Select Projects:

Formation and Evolution of Star Clusters and Associations

Using catalogs of young stellar objects from our previous studies combined with new astrometric measurements of their motions provided by the European Space Agency's Gaia mission, we obtained some of the first direct measurements of the expansion of newly formed star clusters and associations.

Our study demonstrated that most of the stellar groups in the star-forming regions we investigated are dynamically hot and in a state of expansion. Although many of the regions contain multiple groups of stars, and theory predicts that these subclusters may merge to form more massive clusters, we found no observational evidence of mergers.

Spatial distribution of stars in NGC 6530, with arrows to indicate the direction they are moving. The arrows have been color coded based on the direction they are pointing, so that bulk velocity gradients (e.g., expansion) will produce a visible color gradient.

Cluster Formation and Evolution – NGC 6231

The formation of star clusters is fundamental to astronomy because most stars form in groups of hundreds to thousands of stars, which later disperse. We studied a young, nearby cluster, NGC 6231, to learn how clusters evolve once their stars have formed.

Paper I - A deep new catalog is generated for the cluster based on X-ray observations (Figure 1) and VVV near-infrared photometry. We find evidence for a slight decrease in X-ray luminosity after several million years. We also find that a larger fraction of massive stars have pre-main-sequence binary companions.

Paper II - The cluster is remarkably well fit by an "isothermal sphere" surface density profile (Figure 2), despite its young age. Figure 3 compares the mass and size of NGC 6231 to groups of stars in other star-forming regions, including "typical" star-forming regions like those studied in the MYStIX project, and extreme, star-burst regions. We argue that NGC 6231 represents the end state of cluster assembly for a "typical" star-forming region.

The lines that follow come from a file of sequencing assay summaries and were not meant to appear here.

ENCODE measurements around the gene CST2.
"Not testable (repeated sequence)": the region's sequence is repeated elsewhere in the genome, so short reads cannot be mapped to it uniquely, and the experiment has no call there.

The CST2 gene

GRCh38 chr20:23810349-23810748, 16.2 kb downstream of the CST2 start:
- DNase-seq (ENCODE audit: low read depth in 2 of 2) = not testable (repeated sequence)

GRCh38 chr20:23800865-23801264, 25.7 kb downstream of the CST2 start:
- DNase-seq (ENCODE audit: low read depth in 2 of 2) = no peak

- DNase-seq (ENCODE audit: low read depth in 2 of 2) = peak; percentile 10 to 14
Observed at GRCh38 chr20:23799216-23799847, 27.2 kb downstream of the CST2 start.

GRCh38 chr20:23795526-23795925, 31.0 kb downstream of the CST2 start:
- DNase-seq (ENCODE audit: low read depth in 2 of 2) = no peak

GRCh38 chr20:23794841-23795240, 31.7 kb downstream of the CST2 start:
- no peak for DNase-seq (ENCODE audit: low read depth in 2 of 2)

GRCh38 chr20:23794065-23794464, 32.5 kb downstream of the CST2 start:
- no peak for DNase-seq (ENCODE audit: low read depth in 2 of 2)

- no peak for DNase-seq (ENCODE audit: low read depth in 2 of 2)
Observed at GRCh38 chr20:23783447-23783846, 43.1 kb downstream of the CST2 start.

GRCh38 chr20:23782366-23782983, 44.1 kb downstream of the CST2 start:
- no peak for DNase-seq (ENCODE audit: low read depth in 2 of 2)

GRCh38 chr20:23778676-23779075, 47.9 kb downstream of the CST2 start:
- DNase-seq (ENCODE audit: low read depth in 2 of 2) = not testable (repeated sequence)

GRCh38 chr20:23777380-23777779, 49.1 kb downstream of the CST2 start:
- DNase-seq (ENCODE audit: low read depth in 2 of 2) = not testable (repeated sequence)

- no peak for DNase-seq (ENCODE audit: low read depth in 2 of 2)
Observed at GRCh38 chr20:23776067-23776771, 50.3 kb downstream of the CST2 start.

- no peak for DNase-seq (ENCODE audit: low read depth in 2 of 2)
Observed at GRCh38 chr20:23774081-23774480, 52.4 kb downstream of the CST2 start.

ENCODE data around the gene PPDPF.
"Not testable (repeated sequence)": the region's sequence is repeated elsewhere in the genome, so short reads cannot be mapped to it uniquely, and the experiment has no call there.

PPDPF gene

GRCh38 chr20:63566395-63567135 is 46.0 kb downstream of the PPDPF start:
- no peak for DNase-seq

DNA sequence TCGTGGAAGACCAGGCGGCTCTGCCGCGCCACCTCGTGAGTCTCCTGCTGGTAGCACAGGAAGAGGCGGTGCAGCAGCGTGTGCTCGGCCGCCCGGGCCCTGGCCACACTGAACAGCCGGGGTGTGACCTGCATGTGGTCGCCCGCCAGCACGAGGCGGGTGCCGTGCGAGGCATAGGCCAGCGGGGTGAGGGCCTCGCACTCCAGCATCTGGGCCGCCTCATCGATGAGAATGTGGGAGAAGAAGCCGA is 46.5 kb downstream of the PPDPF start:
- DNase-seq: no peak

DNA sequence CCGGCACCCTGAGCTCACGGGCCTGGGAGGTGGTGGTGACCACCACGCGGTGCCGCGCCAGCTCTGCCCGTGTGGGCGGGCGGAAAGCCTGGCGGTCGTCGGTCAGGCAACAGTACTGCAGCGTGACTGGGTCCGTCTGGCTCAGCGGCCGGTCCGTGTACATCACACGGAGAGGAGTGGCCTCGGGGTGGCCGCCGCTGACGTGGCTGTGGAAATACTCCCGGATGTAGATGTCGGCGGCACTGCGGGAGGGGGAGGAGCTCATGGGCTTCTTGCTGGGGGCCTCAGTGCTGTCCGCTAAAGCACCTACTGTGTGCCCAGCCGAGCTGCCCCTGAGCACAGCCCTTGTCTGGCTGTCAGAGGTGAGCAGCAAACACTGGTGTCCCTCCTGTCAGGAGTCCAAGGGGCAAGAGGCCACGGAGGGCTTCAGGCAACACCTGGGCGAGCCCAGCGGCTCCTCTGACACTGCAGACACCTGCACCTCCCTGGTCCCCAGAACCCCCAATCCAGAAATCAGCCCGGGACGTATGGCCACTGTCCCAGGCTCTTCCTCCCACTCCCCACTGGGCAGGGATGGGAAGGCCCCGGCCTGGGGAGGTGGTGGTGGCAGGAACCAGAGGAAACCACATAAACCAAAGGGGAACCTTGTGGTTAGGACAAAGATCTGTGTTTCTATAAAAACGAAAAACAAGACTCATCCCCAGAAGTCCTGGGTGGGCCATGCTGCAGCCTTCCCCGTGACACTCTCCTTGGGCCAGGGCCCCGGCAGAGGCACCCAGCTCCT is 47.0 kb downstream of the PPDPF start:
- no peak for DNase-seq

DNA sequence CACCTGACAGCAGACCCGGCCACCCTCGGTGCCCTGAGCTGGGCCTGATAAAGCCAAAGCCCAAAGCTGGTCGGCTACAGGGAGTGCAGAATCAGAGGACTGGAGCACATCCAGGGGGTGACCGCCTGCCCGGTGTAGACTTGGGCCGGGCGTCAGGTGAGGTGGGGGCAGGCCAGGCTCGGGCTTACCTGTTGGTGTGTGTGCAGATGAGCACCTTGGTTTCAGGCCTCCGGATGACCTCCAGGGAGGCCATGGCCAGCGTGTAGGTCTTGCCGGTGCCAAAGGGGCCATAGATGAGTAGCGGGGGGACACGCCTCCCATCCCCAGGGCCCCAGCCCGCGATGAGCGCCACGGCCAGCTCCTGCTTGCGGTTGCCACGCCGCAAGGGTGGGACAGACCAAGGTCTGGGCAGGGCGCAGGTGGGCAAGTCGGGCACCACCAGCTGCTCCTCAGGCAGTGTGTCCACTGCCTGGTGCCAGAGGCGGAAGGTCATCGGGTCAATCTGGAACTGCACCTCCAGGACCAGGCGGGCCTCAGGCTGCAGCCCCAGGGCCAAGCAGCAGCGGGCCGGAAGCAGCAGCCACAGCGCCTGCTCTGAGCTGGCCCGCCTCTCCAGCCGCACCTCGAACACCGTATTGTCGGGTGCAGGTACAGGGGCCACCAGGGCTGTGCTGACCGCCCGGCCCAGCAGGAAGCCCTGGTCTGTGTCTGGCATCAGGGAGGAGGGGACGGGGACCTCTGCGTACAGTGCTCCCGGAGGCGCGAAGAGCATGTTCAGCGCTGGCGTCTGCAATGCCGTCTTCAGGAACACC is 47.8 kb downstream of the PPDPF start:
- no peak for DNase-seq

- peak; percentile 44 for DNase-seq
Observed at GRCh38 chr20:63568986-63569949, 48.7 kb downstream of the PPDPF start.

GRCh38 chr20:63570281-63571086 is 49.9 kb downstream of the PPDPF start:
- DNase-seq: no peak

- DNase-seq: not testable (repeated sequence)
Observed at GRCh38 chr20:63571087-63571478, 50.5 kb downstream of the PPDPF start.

Fig 1. Chandra X-ray Image of NGC 6231.

Fig 2. Comparison of surface density models (gray lines) to the observed distribution of stars in NGC 6231 (black lines).

Fig 3. Size versus mass for NGC 6231 (blue point), clusters and subclusters from MYStIX (black points), and rare, extreme starburst clusters (red points).

Massive Young Star-Forming Complex Study in Infrared and X-ray (MYStIX)

(Co-PIs Feigelson & Townsley)

Adaptively smoothed maps of young stars in the different regions.

MYStIX is a study of 20 of the most massive star-forming regions within 3.6 kpc of the solar system, which has yielded a catalog of >30,000 young stars -- including some of the largest and cleanest samples of cluster members for many of these regions. Catalog papers and science results are listed at the MYStIX public website (

Science Papers:
The Spatial Structure of Young Stellar Clusters: Paper 1, Paper 2, Paper 3

AAS 2014 poster link:

NGC 2024 on APOD:

Preliminary results presented at the "Labyrinth of Star Formation" conference in Crete, Greece: Proceedings paper

The Young Stellar Cluster in W40


The W40 (= Westerhout 40) star-forming region (also known in the literature as the Aquila star-forming region, part of the Serpens molecular cloud) is one of the nearest massive star-forming regions in the Galaxy. Observations with the Chandra X-ray Observatory revealed a cluster of about 600 young stars.

Our inital study revealed a cluster that shows signs of being dynamically relaxed, including mass segregation, even though the it is likely to be less than 1 Myr old and to have ongoing star formation. With a new 80 ks Chandra observation we hope to double the number of stars detected and generate an improved model for star-formation in this region.

Star Formation in Nearby Clouds (SFiNCs)

(PI Getman)

Spitzer image of IC 5146.

The SFiNCs project is a follow-up to MYStIX concentrating on star-forming regions that are lower mass and nearer. I was PI of the Chandra proposal to obtain X-ray observations of the nebula IC 5146 (pictured) for the SFiNCs project. SFiNCs provides the best catalogs to date for these regions, available online from this url.